By Kristy Podruchny

Fresh Salmon is a buttery pink meat that happens to be one of the best sources of omega-3 fatty acids like DHA and EPA.  It is a high protein, low calorie food that is a great source of vitamin D, B12 and selenium to name a few. What’s not to love?

Salmon also contains a pigment called astaxanthin (ASX) that, according to a study from Nutrients, has “potent antiwrinkle and antioxidant effects” and “may prevent UV-induced immunosuppression.”  Another study from Molecular Nutrition and Food Research found that ASX improves brain health and spatial memory!

The high omega-3 fatty acid content in salmon is what gives this fish much of its reputation for being a healthy food.  These are essential fatty acids that can’t be produced in our bodies and must be eaten.  This high omega-3 content means that digging into salmon on a regular basis could also help manage symptoms of ADHD.  Researchers who published a study in Journal of Lipids concluded “omega-3/6 fatty acids offer great promise as a suitable adjunctive therapy for ADHD.”

According to the Washington State Department of Health (WSDH), DHA and EPA help reduce inflammation in our bodies and are important for heart and brain health.  The amount of omega-3 fatty acids present in salmon depends on what the fish has been eating.  Farmed salmon are fed a specific diet meant to keep those amounts even with, or higher than wild salmon.  If you’re trying to avoid soy or GMO’s, keep in mind that farmed salmon are often fed fishmeal, grains and oilseeds that are often soy-derived.  The highly controversial genetically engineered salmon are also set to hit the market in 2020.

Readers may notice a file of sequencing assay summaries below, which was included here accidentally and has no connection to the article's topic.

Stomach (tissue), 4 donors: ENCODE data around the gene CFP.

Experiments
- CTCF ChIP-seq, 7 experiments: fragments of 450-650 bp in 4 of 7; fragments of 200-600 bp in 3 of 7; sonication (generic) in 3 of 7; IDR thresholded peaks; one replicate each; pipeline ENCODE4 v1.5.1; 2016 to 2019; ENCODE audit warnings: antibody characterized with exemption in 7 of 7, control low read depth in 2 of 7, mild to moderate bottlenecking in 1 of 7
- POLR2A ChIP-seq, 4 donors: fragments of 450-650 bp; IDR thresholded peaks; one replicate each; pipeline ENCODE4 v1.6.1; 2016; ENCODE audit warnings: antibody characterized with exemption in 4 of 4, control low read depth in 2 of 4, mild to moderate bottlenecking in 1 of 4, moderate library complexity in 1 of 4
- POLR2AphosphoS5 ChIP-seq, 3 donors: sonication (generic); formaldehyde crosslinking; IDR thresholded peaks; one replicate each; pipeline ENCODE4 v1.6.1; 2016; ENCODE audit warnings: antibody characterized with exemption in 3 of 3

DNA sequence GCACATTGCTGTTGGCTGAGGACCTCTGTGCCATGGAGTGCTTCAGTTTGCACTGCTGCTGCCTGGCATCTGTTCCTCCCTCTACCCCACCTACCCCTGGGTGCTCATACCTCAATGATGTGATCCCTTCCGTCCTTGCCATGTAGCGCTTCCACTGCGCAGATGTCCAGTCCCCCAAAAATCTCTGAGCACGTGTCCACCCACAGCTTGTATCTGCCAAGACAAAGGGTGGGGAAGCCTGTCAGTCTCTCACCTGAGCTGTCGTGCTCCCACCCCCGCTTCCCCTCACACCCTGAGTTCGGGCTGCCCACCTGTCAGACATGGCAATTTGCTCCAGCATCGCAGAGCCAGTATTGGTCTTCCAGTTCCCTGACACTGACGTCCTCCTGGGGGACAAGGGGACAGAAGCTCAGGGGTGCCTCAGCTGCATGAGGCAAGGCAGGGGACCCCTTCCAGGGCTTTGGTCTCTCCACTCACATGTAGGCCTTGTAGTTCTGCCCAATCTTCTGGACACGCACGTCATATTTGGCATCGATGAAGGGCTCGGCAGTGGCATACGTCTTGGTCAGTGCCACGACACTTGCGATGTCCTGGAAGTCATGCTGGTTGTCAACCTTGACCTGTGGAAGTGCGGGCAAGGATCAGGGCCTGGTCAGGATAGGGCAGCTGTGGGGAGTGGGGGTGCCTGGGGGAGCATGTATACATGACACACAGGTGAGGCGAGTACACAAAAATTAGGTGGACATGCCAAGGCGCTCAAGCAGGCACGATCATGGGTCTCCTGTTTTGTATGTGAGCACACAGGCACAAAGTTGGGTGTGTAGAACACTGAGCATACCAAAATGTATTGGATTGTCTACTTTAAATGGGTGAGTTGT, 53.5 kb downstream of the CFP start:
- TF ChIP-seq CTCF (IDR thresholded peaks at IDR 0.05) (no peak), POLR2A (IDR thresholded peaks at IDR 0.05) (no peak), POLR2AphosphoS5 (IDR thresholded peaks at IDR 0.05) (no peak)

Did you know that eating salmon may help prevent and treat certain types of cancer?  According to the National Institutes of Health, “some studies have shown associations between higher intakes and/or blood levels of omega-3s and a decreased risk of certain cancers, including breast and colorectal cancers.”  A study of women aged 50-76 cited by the NIH found that women who took fish oil supplements had “32 percent lower risk of breast cancer after a mean of six years than those who did not take fish oil.”

Overfishing and environmental pollutants like PCB’s and POP’s have given the farmed version of this flavorful and nourishing fish a dark side.  The pollutants come from industrial chemical waste, pesticides and pharmaceuticals and are stored and accumulate in fatty tissue.

A study published in BMC fed mice POP’s sourced from farmed Atlantic salmon and discovered that POP’s can increase the risk of developing type 2 diabetes.  A similar study published in the International Journal of Environmental Research and Public Health noted that “POPs via salmon oil consumption induced abdominal obesity, dyslipidemia, glucose intolerance, insulin resistance and hepatic steatosis.”  This is something to keep in mind while you’re seeking out the perfect salmon fillet.  Next time you’re out grocery shopping, take time to glance at the label to make sure you’re buying sustainably harvested wild salmon. 

The amount of omega-3 fatty acids present in salmon depends on what the fish has been eating.

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